The popularity of “circus arts” as a form of gymnastics has created a market for expensive cirus equipment. A circus arts school may spend thousands of dollars for the standing rigging used to teach single trapeze, or stationary trap, or the Spanish web. Out behind the bigtop where we all live fifty dollars worth of water pipe, a couple pulleys, and some nylon rope is all that it really takes to teach the next generation of performers. Stakes cut from ½ inch rebar, a little imagination, before you know it, circus happens.

Thursday, May 04, 2006 


Sierra Vista, AZ. Perfect circus weather. Sixty mile jump from Douglas north to Sierra Vista. Tomorrow we move into Tucson for three days at the rodeo grounds over the Cinco de Mayo weekend. Coming out of Bisbee the route was arrowed in two directions. Our route sheet said to take 90, but an earlier show Circus Chimera had obviously atekn another road to get to the same town. The double arros caused a bit of confusion, but not enough to anybody hopelessly lost. We were on the lot by 7:30.

After seventy years on the road you begin to suspect that there isn't a town in America where this circus hasn't pitched it's tent. This extended exploration of America is in and of itself worth pondering. Circus I believe, somedays is the secret history of where Americans live. Town are born and prosper and the circus is there. Other communities fade away and the circus remembers them.

Wednesday, May 03, 2006 

48 miles yesterday from Lordsburg to Silver City, NM – our last NM date. The local newspaper saidthis about the show.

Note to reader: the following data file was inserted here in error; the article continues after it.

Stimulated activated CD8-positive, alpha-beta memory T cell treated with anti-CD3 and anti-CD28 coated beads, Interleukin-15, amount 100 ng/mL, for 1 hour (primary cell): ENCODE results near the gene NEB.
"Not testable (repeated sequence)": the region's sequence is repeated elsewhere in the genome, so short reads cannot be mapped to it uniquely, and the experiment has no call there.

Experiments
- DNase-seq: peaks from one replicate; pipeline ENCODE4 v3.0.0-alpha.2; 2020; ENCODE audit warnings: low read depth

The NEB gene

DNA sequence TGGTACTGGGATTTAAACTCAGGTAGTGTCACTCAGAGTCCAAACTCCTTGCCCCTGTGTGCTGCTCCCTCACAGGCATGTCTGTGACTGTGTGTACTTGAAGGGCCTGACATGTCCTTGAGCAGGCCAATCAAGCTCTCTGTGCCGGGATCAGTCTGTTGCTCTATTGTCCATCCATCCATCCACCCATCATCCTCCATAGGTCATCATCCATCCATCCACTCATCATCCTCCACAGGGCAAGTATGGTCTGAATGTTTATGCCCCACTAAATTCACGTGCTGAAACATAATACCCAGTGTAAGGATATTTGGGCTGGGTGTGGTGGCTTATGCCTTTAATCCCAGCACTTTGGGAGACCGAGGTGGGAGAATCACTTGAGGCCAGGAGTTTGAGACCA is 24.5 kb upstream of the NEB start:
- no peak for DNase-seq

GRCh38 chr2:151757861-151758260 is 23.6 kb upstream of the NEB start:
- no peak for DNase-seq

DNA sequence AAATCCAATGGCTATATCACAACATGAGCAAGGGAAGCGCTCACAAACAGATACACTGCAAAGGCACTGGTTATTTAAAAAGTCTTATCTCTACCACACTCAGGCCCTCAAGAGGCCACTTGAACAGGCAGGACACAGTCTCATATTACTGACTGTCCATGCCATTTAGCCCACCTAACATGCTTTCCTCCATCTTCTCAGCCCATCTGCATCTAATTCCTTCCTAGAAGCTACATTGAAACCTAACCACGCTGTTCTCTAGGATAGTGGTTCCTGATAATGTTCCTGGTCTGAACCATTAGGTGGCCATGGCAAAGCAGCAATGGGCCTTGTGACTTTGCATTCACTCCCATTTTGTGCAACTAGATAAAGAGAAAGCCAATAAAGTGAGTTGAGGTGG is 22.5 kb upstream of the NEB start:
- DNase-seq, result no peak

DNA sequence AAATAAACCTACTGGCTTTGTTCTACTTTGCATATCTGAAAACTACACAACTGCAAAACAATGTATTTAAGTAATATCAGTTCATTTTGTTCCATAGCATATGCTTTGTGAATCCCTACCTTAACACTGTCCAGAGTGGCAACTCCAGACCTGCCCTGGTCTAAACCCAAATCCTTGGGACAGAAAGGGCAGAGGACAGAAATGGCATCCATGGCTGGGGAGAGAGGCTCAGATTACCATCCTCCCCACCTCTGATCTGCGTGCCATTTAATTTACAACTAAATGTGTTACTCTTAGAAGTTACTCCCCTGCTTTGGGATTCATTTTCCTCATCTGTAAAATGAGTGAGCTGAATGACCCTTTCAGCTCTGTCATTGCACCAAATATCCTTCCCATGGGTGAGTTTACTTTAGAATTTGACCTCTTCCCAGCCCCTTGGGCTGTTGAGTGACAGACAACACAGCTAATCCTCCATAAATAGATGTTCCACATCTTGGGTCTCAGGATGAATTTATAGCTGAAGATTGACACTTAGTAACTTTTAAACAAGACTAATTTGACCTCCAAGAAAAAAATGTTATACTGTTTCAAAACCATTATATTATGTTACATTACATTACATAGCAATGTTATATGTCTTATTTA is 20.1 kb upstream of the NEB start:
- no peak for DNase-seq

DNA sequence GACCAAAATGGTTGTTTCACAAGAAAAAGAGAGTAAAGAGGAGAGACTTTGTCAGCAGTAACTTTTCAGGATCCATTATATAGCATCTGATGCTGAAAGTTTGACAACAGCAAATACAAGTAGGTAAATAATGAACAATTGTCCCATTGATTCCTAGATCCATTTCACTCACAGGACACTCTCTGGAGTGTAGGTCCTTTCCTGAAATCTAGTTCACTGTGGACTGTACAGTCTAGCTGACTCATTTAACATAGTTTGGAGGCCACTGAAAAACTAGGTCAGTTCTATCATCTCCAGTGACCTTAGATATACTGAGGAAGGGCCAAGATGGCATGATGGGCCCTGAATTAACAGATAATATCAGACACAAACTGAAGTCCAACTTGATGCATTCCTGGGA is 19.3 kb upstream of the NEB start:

Long jump today about 150 miles to an overcast Douglas, AZ. We’ve traveled as far south and about as far west (more or less) as we will go this season. From here we turn north and chase the late Spring into the high plains.

On today’s jump the Animas Mountains of southwestern NM provided a haunting backdrop. Many biologists belive that the Animas and nearby AZ territory may be the last refuge for tigers (jaguars) in the United States. Hard to believe the big cats were once found from AZ to FL. In Douglas only two hundred yards of open field separate the circus lot from Mexico. Shows today at 4:30 and 7:30.

Monday, May 01, 2006 

Long jump across the desert to Lordsburg, NM. Lot's of work for the mechanics along the way. Sitting along side the highway for several hours with a flat tire, the mechanics swoop in like super heros getting the truck back on the road and on down the highway. The last vehicle on the lot today rolled in at 2:00 PM, just an hour and a half before "doors." Tomorrow Silver City and Aaron promises a contribution.